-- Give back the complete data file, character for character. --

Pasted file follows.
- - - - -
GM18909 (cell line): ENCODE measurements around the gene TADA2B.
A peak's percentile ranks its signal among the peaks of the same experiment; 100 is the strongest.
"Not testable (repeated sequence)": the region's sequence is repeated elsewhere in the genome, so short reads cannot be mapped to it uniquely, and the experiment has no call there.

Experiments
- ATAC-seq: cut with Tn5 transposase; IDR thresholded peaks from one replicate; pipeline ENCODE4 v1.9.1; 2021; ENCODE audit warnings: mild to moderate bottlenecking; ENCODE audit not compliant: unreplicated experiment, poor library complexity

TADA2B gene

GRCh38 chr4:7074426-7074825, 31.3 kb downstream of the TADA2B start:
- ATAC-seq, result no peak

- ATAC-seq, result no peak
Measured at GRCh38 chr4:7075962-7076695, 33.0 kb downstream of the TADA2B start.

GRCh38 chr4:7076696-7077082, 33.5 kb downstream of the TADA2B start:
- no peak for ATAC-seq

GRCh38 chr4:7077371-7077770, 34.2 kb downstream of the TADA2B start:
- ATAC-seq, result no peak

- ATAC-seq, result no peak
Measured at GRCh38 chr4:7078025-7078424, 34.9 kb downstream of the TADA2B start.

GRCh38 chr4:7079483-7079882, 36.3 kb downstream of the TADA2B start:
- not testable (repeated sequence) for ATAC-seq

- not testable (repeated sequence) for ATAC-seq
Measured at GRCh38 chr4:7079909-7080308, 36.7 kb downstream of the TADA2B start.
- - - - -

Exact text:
GM18909 (cell line): ENCODE measurements around the gene TADA2B.
A peak's percentile ranks its signal among the peaks of the same experiment; 100 is the strongest.
"Not testable (repeated sequence)": the region's sequence is repeated elsewhere in the genome, so short reads cannot be mapped to it uniquely, and the experiment has no call there.

Experiments
- ATAC-seq: cut with Tn5 transposase; IDR thresholded peaks from one replicate; pipeline ENCODE4 v1.9.1; 2021; ENCODE audit warnings: mild to moderate bottlenecking; ENCODE audit not compliant: unreplicated experiment, poor library complexity

TADA2B gene

GRCh38 chr4:7074426-7074825, 31.3 kb downstream of the TADA2B start:
- ATAC-seq, result no peak

- ATAC-seq, result no peak
Measured at GRCh38 chr4:7075962-7076695, 33.0 kb downstream of the TADA2B start.

GRCh38 chr4:7076696-7077082, 33.5 kb downstream of the TADA2B start:
- no peak for ATAC-seq

GRCh38 chr4:7077371-7077770, 34.2 kb downstream of the TADA2B start:
- ATAC-seq, result no peak

- ATAC-seq, result no peak
Measured at GRCh38 chr4:7078025-7078424, 34.9 kb downstream of the TADA2B start.

GRCh38 chr4:7079483-7079882, 36.3 kb downstream of the TADA2B start:
- not testable (repeated sequence) for ATAC-seq

- not testable (repeated sequence) for ATAC-seq
Measured at GRCh38 chr4:7079909-7080308, 36.7 kb downstream of the TADA2B start.